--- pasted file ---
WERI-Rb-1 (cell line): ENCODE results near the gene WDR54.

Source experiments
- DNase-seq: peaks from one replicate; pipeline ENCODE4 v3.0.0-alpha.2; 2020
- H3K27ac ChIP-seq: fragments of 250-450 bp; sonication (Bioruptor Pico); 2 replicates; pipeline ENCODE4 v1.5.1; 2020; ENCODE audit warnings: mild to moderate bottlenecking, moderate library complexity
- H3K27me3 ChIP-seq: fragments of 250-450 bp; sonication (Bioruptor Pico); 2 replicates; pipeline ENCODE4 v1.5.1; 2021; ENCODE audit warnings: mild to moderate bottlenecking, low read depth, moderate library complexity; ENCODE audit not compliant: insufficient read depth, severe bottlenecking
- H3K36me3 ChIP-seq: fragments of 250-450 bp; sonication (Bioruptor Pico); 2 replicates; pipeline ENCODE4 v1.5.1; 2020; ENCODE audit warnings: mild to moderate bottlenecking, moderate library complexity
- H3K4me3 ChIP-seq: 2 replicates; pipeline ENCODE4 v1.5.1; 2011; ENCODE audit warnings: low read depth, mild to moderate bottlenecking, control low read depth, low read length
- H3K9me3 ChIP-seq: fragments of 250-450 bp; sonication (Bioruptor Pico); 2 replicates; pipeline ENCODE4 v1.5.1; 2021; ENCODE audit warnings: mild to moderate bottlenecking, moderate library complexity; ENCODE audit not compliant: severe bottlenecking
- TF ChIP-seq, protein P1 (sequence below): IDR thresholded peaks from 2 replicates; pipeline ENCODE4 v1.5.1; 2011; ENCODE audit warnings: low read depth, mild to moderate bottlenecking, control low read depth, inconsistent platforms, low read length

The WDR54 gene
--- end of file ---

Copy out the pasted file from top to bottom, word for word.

WERI-Rb-1 (cell line): ENCODE results near the gene WDR54.

Source experiments
- DNase-seq: peaks from one replicate; pipeline ENCODE4 v3.0.0-alpha.2; 2020
- H3K27ac ChIP-seq: fragments of 250-450 bp; sonication (Bioruptor Pico); 2 replicates; pipeline ENCODE4 v1.5.1; 2020; ENCODE audit warnings: mild to moderate bottlenecking, moderate library complexity
- H3K27me3 ChIP-seq: fragments of 250-450 bp; sonication (Bioruptor Pico); 2 replicates; pipeline ENCODE4 v1.5.1; 2021; ENCODE audit warnings: mild to moderate bottlenecking, low read depth, moderate library complexity; ENCODE audit not compliant: insufficient read depth, severe bottlenecking
- H3K36me3 ChIP-seq: fragments of 250-450 bp; sonication (Bioruptor Pico); 2 replicates; pipeline ENCODE4 v1.5.1; 2020; ENCODE audit warnings: mild to moderate bottlenecking, moderate library complexity
- H3K4me3 ChIP-seq: 2 replicates; pipeline ENCODE4 v1.5.1; 2011; ENCODE audit warnings: low read depth, mild to moderate bottlenecking, control low read depth, low read length
- H3K9me3 ChIP-seq: fragments of 250-450 bp; sonication (Bioruptor Pico); 2 replicates; pipeline ENCODE4 v1.5.1; 2021; ENCODE audit warnings: mild to moderate bottlenecking, moderate library complexity; ENCODE audit not compliant: severe bottlenecking
- TF ChIP-seq, protein P1 (sequence below): IDR thresholded peaks from 2 replicates; pipeline ENCODE4 v1.5.1; 2011; ENCODE audit warnings: low read depth, mild to moderate bottlenecking, control low read depth, inconsistent platforms, low read length

The WDR54 gene